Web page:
This AOP is licensed under a Creative Commons Attribution 4.0 International License.
Early-life stromal estrogen receptor activation by endocrine disrupting chemicals in the mammary gland leading to enhanced cancer risk
- Andrea Hindman
|Author status||OECD status||OECD project||SAAOP status|
|Under development: Not open for comment. Do not cite||Under Development||1.79||Included in OECD Work Plan|
This AOP was last modified on January 09, 2020 08:10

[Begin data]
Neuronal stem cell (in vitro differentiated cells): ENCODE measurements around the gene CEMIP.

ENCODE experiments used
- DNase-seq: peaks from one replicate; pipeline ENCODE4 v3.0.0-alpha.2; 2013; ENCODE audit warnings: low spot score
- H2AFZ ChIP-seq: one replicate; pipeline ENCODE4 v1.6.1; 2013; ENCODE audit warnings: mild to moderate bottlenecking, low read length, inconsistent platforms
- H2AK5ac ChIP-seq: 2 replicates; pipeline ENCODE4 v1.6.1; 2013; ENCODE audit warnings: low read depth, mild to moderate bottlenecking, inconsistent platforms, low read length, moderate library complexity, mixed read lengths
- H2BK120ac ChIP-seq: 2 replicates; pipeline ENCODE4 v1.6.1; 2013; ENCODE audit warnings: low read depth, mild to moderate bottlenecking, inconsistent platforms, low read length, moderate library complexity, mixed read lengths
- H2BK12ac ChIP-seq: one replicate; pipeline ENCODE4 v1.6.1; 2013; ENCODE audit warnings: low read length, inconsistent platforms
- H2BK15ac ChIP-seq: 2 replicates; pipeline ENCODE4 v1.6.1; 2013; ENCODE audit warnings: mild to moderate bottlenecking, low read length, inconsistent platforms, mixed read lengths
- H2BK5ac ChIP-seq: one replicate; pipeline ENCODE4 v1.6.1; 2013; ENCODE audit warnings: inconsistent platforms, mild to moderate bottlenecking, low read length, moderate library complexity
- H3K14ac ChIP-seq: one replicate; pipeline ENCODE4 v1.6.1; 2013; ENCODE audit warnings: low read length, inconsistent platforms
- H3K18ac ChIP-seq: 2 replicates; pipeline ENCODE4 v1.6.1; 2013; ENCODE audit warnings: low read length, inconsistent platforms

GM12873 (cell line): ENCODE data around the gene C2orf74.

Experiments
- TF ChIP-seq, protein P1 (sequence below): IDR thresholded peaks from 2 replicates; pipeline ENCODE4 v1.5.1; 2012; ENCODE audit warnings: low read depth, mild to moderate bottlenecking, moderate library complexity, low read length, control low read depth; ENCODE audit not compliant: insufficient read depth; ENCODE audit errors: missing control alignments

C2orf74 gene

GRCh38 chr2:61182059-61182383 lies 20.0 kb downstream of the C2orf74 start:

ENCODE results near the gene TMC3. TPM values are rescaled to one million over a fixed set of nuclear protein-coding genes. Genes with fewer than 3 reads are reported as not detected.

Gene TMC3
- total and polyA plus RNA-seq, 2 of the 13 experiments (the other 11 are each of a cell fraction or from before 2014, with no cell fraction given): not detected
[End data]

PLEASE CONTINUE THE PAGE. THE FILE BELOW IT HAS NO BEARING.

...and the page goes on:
This adverse outcome pathway (AOP) links gestational EDC exposure to enhanced breast cancer risk. The molecular initiating event (MIE) is gestational estrogen receptor (ER) activation; particularly, stromal activation at in utero time of exposure. The ER is a master transcriptional regulator, with proliferation as its primary effect, and is the main mediator of breast development [24, 25]. Human-relevant EDC exposure triggers transcriptional activity that promotes altered signaling between the epithelial and stromal tissue compartments leading to disrupted tensional homeostasis  and tissue architecture. Inflammation and altered cellular differentiation are major cell- and tissue-level key events (KEs) mediating these disruptions. The pathway converges on the following mammary gland adverse outcomes (AOs) at the tissue- and organ-levels: altered density, structure and hormone sensitivity along with hyperplasia. Epigenetic alterations are a cellular-level AO that propagate gestational EDC exposure to later-life risk through cellular memory that directs ER-mediated gene expression and altered mammary development. Risk of tumorigenesis follows from these AOs.